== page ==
Ever since the IZOD IndyCar Series team and drivers had first turned a wheel at the 2.5-mile Pocono Raceway tri-oval on Thursday during open testing, it had been painfully clear to the Honda contingent that they were doomed. Chevrolet and in particular Andretti Autosport had been in the ascendency all week, and Marco Andretti had absolutely dominated every single session on his way to claiming pole position for the Pocono IndyCar 400, the first open wheel race at the Tricky Triangle since 1989.
Surely nothing could possibly go to wrong on the day?
The three-wide start went without incident, the all-Andretti Autosport front row quickly dropping into what looked like a pre-arranged single file through turn 1 with Marco Andretti taking point. If that had been planned, however, then what followed most definitely hadn't as the team plan went awry seconds later: the #27 bobbled innocuously, but James Hinchcliffe's attempts to catch the spin backfired and the car snapped into a hard hit against the wall to bring out the first caution. Scratch one.
Having banged his knee in the impact, Hinchcliffe limped away from the shattered GoDaddy.com car but he was quickly cleared by the doctors in the infield medical centre, now simply disappointed to be watching the remainder of the 160-lap race from the sidelines. He was quickly joined there by Dragon Racing's Sebastian Saavedra, whose car had suffered a stuck throttle even before the green flag and forced the Colombian to take the car to the garage where attempts to rectify the issue came to nought.
Marco Andretti led at the restart on lap 5 with KV Racing's Tony Kanaan moving into second spot ahead of Ryan Hunter-Reay. Marco was still comfortably in charge when it came to the first round of green flag pit stops: Andretti himself was in unexpectedly early on lap 31, while the majority stayed out another five laps before coming in, but once the stops had cycled through the #25 was still on point, now with Hunter-Reay in second and AJ Foyt Racing's Takuma Sato up into third spot after a stuck fuel nozzle cost Kanaan some time on pit road. Nothing to the time lost by Tristan Vautier, however, who overshot his Schmidt-Peterson pit box and spun the #55 trying to correct the mistake, all of which left him two laps off the pace.
Marco Andretti was in for his next green flag pit stop on schedule on lap 61; behind him, his team mate Ryan Hunter-Reay followed him on the same lap in as did third-place man Takuma Sato. Only, the #14 seemed to be completely oblivious of the pit lane speed limit and was a good 20mph faster than allowed, meaning that he went flying into the side of the slowing #1 car directly ahead of him.
"I think I misjudged it, simply too fast. We came off the corner, and I lost the back end and slid into Ryan," said Sato, not offering any excuses for the incident. "Extremely sorry to Andretti Autosport and their crew and my crew."
Hunter-Reay had been punted into a sharp impact with the outside pit wall causing front wing and right suspension damage, while the left rear of Sato's car had a large crack in it that looked very terminal for the Japanese driver's hopes of continuing. Hunter-Reay faced a lengthy wait on pit road to see if the damage to the #1 could be repaired and eventually did come back out albeit 20 laps down, but retired once there was no further prospect of gaining any further positions and revealed that the impact had exacerbated an injury to his right hand that had been sustained at Barber Motorsports Park earlier in the season which was a concern heading into the bumpy Toronto street track double-header next weekend.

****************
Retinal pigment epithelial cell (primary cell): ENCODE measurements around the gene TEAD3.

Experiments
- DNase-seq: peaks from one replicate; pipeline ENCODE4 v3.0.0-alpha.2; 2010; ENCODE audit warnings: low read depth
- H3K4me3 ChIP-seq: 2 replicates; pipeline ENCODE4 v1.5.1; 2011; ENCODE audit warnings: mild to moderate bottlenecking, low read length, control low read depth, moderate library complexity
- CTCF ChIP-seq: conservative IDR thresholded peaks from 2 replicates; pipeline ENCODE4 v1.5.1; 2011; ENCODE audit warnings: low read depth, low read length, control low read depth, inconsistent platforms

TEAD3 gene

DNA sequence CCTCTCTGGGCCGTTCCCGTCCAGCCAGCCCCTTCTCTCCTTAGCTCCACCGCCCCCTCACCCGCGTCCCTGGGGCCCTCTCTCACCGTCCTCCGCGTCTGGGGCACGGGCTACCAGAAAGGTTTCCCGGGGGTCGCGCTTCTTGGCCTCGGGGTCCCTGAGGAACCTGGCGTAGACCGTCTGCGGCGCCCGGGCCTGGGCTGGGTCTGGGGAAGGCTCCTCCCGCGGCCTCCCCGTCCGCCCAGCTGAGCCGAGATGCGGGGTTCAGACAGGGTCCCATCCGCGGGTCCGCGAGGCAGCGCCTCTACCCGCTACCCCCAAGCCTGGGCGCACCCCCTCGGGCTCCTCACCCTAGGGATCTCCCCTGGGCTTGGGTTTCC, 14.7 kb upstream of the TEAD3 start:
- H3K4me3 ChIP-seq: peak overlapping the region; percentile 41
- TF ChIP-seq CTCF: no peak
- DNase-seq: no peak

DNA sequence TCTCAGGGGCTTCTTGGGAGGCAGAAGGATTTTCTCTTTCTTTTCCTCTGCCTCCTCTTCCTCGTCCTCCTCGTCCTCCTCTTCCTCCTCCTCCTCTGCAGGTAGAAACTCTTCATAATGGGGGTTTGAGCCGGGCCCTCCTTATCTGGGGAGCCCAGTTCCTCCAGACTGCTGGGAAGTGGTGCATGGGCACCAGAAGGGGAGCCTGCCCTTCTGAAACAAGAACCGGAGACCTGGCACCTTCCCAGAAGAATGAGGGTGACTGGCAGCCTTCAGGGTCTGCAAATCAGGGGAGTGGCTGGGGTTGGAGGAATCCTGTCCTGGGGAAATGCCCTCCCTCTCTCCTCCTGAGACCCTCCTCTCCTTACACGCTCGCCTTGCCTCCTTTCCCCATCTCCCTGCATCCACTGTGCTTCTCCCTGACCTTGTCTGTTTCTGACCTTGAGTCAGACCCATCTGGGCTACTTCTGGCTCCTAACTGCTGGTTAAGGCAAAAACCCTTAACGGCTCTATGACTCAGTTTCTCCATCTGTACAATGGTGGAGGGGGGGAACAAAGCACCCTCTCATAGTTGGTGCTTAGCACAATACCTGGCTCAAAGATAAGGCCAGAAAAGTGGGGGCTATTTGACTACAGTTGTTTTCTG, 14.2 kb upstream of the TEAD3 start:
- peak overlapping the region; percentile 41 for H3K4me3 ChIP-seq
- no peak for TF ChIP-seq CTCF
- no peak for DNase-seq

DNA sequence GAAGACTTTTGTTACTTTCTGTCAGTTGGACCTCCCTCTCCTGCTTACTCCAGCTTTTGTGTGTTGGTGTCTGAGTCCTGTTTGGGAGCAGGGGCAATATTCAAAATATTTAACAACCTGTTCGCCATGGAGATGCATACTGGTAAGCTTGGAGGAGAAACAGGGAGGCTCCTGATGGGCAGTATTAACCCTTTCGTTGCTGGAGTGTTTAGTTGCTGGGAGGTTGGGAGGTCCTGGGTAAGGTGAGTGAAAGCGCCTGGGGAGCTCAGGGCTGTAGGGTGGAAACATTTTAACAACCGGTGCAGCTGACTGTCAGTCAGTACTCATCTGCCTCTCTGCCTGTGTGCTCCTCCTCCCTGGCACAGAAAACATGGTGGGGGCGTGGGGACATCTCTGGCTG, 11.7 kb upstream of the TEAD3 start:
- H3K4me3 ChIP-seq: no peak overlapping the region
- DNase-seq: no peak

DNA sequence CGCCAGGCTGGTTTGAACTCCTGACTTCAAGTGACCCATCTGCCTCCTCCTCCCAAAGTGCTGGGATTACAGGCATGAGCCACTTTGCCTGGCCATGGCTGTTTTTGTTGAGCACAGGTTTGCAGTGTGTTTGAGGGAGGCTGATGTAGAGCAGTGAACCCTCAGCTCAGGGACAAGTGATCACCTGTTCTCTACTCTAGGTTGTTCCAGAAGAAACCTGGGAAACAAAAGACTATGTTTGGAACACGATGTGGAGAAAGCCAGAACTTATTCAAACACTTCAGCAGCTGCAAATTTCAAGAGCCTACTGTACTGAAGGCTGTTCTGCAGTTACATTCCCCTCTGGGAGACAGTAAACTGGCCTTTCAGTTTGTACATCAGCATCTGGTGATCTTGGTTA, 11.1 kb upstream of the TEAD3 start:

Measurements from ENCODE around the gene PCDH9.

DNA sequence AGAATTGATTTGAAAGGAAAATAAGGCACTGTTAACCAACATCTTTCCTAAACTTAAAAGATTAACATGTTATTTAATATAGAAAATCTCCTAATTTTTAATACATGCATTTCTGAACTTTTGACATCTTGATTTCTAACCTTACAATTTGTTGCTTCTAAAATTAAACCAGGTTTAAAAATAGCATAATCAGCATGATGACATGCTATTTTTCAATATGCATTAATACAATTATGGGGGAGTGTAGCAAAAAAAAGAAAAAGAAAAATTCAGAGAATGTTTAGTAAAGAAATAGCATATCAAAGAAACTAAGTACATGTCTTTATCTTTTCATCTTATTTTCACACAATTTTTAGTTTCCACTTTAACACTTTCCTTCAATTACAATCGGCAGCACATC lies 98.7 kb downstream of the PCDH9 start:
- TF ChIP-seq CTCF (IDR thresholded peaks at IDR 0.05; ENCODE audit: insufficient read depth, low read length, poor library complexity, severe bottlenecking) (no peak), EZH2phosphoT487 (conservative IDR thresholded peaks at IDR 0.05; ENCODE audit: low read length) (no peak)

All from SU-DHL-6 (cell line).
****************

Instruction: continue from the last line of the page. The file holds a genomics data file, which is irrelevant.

Tony Kanaan and Helio Castroneves were among those able to make their stops before the track went full course caution and pit road briefly closed, leaving Will Power, Scott Dixon and Dario Franchitti among those having to wait for Hunter-Reay's car to be recovered before being able to make their stops. All of this jumbled the running order up somewhat for the restart on lap 72 with Tony Kanaan ahead of Andretti and Castroneves, with Simon Pagenaud finding himself up into fourth place ahead of Power who was running in front of a Ganassi trio consisting of Dixon, Charlie Kimball and Dario Franchitti.
This rise of the Honda teams was against expectations after their dismal showing at Pocono all week. Several of the cars - Dixon, Pagenaud, Vautier and Sato - had taken receipt on Friday of a new specification of Honda engine that they had run for the first time on Saturday, successfully enough to persuade other Honda runners Franchitti, Justin Wilson and Pippa Mann to make the change as well even at the cost of a ten-place grid penalty that had them at the back of the field for the start. Dixon had joined them there after it was found his 'approved' engine change had been a miscommunication, and Alex Tagliani also had a grid penalty after being forced to change his own Honda after crashing in qualifying. Despite the grid handicaps, however, it was clearly paying off for the Dixon and Franchitti and for Wilson who was also up into the top ten. But could there new engines propel them any further up the standings in the remaining laps of the race? Chevrolet still looked in control and Marco Andretti still marching to victory despite the woes that had waylaid his team mates.